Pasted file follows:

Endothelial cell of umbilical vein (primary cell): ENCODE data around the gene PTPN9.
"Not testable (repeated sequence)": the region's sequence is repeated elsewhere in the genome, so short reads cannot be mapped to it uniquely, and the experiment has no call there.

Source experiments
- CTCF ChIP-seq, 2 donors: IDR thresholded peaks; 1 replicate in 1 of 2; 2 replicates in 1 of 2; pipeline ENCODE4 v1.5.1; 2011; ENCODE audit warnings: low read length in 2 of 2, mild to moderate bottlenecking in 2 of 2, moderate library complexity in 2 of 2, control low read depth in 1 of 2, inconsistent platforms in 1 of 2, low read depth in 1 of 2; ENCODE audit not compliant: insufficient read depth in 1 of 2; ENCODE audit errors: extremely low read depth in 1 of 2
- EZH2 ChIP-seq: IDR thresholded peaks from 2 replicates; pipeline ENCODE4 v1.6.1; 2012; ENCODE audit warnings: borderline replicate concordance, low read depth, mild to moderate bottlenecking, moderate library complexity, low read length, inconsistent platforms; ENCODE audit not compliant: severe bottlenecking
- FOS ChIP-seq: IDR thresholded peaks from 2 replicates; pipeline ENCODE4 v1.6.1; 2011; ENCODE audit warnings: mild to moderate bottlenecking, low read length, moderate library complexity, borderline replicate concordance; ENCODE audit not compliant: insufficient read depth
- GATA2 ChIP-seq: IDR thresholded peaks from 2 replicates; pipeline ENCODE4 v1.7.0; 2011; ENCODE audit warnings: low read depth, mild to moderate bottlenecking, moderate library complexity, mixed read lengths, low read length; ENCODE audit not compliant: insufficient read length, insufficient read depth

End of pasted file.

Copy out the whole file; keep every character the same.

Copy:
Endothelial cell of umbilical vein (primary cell): ENCODE data around the gene PTPN9.
"Not testable (repeated sequence)": the region's sequence is repeated elsewhere in the genome, so short reads cannot be mapped to it uniquely, and the experiment has no call there.

Source experiments
- CTCF ChIP-seq, 2 donors: IDR thresholded peaks; 1 replicate in 1 of 2; 2 replicates in 1 of 2; pipeline ENCODE4 v1.5.1; 2011; ENCODE audit warnings: low read length in 2 of 2, mild to moderate bottlenecking in 2 of 2, moderate library complexity in 2 of 2, control low read depth in 1 of 2, inconsistent platforms in 1 of 2, low read depth in 1 of 2; ENCODE audit not compliant: insufficient read depth in 1 of 2; ENCODE audit errors: extremely low read depth in 1 of 2
- EZH2 ChIP-seq: IDR thresholded peaks from 2 replicates; pipeline ENCODE4 v1.6.1; 2012; ENCODE audit warnings: borderline replicate concordance, low read depth, mild to moderate bottlenecking, moderate library complexity, low read length, inconsistent platforms; ENCODE audit not compliant: severe bottlenecking
- FOS ChIP-seq: IDR thresholded peaks from 2 replicates; pipeline ENCODE4 v1.6.1; 2011; ENCODE audit warnings: mild to moderate bottlenecking, low read length, moderate library complexity, borderline replicate concordance; ENCODE audit not compliant: insufficient read depth
- GATA2 ChIP-seq: IDR thresholded peaks from 2 replicates; pipeline ENCODE4 v1.7.0; 2011; ENCODE audit warnings: low read depth, mild to moderate bottlenecking, moderate library complexity, mixed read lengths, low read length; ENCODE audit not compliant: insufficient read length, insufficient read depth